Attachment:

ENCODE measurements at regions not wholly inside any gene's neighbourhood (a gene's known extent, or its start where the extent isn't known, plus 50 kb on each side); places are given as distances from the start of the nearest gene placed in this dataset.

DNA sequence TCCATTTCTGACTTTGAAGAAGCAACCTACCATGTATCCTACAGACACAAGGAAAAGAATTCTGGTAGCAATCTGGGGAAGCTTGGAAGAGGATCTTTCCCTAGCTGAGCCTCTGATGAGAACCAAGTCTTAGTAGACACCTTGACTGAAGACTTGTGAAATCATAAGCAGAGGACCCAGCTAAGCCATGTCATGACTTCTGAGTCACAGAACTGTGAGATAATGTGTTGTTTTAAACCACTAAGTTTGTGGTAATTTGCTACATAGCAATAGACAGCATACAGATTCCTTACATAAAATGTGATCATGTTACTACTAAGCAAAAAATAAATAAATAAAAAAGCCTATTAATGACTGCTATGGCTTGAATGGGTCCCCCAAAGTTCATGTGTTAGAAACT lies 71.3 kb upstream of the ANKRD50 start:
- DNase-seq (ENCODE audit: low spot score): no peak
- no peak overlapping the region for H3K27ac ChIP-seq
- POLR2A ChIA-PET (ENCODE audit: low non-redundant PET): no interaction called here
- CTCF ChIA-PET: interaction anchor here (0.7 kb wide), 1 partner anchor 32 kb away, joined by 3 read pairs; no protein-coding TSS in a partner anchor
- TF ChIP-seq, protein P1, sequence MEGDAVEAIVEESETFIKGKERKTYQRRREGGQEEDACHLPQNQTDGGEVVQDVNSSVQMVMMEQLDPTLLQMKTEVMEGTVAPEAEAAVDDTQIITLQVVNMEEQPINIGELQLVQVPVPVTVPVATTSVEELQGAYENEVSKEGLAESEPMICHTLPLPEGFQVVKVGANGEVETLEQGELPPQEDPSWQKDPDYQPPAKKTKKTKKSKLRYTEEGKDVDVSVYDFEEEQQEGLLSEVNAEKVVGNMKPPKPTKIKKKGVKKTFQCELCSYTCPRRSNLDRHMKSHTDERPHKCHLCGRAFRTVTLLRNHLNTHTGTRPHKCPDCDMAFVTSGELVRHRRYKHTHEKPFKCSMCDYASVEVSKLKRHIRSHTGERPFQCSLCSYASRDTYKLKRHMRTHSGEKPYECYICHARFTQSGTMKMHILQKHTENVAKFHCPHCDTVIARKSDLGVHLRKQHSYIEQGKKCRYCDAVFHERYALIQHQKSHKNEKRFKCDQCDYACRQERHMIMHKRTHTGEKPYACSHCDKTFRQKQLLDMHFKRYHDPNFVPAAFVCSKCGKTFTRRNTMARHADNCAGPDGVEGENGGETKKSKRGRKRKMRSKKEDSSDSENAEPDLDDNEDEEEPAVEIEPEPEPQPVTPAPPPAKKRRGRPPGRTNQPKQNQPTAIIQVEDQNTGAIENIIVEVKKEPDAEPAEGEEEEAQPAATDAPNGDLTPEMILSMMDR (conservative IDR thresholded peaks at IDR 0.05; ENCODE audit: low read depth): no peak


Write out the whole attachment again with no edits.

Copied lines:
ENCODE measurements at regions not wholly inside any gene's neighbourhood (a gene's known extent, or its start where the extent isn't known, plus 50 kb on each side); places are given as distances from the start of the nearest gene placed in this dataset.

DNA sequence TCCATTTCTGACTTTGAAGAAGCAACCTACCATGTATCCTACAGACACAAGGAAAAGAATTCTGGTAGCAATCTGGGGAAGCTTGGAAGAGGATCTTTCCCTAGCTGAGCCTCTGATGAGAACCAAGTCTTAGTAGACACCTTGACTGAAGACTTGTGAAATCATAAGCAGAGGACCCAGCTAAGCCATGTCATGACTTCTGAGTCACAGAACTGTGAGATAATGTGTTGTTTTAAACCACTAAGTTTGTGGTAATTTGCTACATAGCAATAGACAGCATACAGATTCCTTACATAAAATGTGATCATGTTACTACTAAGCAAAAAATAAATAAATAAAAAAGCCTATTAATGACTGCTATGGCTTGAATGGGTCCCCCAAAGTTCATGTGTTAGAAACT lies 71.3 kb upstream of the ANKRD50 start:
- DNase-seq (ENCODE audit: low spot score): no peak
- no peak overlapping the region for H3K27ac ChIP-seq
- POLR2A ChIA-PET (ENCODE audit: low non-redundant PET): no interaction called here
- CTCF ChIA-PET: interaction anchor here (0.7 kb wide), 1 partner anchor 32 kb away, joined by 3 read pairs; no protein-coding TSS in a partner anchor
- TF ChIP-seq, protein P1, sequence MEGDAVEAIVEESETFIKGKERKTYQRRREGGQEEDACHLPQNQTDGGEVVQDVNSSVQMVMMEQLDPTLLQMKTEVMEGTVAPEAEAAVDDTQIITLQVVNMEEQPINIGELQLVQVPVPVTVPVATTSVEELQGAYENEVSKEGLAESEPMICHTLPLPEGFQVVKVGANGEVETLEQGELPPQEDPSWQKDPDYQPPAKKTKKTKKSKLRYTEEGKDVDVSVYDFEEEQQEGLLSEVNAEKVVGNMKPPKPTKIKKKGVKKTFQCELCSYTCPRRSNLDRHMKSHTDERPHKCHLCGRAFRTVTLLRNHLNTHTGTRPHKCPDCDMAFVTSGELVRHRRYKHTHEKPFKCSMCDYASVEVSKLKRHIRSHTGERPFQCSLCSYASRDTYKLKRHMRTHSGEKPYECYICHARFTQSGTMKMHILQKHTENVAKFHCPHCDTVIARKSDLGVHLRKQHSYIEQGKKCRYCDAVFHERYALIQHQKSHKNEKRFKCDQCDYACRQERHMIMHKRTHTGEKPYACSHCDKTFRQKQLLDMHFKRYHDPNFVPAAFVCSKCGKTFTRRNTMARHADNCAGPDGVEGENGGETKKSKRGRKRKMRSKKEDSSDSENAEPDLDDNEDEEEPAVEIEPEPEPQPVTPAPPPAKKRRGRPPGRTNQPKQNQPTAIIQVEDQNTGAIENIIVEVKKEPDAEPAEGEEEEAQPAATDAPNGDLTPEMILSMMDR (conservative IDR thresholded peaks at IDR 0.05; ENCODE audit: low read depth): no peak